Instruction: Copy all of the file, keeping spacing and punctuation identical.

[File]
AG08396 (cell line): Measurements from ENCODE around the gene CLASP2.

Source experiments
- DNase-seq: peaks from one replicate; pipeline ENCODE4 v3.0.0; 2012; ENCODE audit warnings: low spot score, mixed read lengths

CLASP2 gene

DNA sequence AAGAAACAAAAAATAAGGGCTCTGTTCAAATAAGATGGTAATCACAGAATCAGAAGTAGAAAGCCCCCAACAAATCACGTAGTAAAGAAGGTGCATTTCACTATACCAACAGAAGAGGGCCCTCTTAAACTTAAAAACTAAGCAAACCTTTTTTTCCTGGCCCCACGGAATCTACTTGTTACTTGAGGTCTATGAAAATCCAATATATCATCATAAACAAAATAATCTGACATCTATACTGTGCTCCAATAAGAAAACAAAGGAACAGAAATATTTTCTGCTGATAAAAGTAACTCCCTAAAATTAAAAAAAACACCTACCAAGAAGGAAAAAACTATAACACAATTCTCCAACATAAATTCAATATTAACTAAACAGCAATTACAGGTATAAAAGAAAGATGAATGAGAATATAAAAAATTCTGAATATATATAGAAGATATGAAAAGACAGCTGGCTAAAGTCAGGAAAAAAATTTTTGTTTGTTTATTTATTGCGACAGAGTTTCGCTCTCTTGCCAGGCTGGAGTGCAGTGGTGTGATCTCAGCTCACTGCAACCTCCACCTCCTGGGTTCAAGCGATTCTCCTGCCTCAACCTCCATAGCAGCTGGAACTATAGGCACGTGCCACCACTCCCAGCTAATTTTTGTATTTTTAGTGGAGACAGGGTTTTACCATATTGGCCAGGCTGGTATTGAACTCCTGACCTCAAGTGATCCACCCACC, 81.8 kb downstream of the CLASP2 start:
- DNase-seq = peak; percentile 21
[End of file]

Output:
AG08396 (cell line): Measurements from ENCODE around the gene CLASP2.

Source experiments
- DNase-seq: peaks from one replicate; pipeline ENCODE4 v3.0.0; 2012; ENCODE audit warnings: low spot score, mixed read lengths

CLASP2 gene

DNA sequence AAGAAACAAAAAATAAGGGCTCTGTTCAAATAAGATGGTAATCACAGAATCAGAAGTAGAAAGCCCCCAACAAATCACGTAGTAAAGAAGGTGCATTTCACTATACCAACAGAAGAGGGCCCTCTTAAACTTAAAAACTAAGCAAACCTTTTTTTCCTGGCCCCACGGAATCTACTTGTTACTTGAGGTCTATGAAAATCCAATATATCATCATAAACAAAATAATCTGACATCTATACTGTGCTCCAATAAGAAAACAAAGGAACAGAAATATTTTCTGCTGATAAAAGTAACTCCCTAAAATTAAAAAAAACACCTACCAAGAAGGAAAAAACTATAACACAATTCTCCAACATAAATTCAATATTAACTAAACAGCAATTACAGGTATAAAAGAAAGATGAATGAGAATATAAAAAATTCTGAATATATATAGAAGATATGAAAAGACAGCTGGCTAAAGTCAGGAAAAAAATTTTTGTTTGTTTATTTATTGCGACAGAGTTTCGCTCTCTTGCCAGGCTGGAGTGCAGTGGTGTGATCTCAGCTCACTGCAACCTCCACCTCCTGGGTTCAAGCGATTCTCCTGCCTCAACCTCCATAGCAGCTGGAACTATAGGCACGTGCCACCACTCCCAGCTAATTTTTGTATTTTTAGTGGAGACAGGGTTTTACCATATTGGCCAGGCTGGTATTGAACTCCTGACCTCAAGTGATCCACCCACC, 81.8 kb downstream of the CLASP2 start:
- DNase-seq = peak; percentile 21